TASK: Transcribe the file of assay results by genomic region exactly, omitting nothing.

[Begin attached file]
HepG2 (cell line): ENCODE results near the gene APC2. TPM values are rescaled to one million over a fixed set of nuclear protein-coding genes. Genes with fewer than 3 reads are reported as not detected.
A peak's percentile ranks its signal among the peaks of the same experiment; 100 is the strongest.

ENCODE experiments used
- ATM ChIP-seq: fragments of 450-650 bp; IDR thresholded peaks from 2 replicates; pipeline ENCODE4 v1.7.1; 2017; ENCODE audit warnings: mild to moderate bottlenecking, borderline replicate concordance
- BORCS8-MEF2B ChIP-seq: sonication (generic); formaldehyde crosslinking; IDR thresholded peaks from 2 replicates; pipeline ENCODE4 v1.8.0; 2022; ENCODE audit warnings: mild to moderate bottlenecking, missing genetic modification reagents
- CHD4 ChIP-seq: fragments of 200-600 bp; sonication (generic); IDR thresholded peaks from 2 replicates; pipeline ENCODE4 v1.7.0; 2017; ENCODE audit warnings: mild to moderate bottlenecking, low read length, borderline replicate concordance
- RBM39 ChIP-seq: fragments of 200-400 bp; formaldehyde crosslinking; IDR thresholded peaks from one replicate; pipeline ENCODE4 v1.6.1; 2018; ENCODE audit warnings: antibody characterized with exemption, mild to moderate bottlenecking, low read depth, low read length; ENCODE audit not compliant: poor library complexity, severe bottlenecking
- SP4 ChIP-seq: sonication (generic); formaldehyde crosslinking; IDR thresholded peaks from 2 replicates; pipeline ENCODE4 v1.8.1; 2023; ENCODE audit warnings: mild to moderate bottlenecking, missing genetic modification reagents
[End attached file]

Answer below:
HepG2 (cell line): ENCODE results near the gene APC2. TPM values are rescaled to one million over a fixed set of nuclear protein-coding genes. Genes with fewer than 3 reads are reported as not detected.
A peak's percentile ranks its signal among the peaks of the same experiment; 100 is the strongest.

ENCODE experiments used
- ATM ChIP-seq: fragments of 450-650 bp; IDR thresholded peaks from 2 replicates; pipeline ENCODE4 v1.7.1; 2017; ENCODE audit warnings: mild to moderate bottlenecking, borderline replicate concordance
- BORCS8-MEF2B ChIP-seq: sonication (generic); formaldehyde crosslinking; IDR thresholded peaks from 2 replicates; pipeline ENCODE4 v1.8.0; 2022; ENCODE audit warnings: mild to moderate bottlenecking, missing genetic modification reagents
- CHD4 ChIP-seq: fragments of 200-600 bp; sonication (generic); IDR thresholded peaks from 2 replicates; pipeline ENCODE4 v1.7.0; 2017; ENCODE audit warnings: mild to moderate bottlenecking, low read length, borderline replicate concordance
- RBM39 ChIP-seq: fragments of 200-400 bp; formaldehyde crosslinking; IDR thresholded peaks from one replicate; pipeline ENCODE4 v1.6.1; 2018; ENCODE audit warnings: antibody characterized with exemption, mild to moderate bottlenecking, low read depth, low read length; ENCODE audit not compliant: poor library complexity, severe bottlenecking
- SP4 ChIP-seq: sonication (generic); formaldehyde crosslinking; IDR thresholded peaks from 2 replicates; pipeline ENCODE4 v1.8.1; 2023; ENCODE audit warnings: mild to moderate bottlenecking, missing genetic modification reagents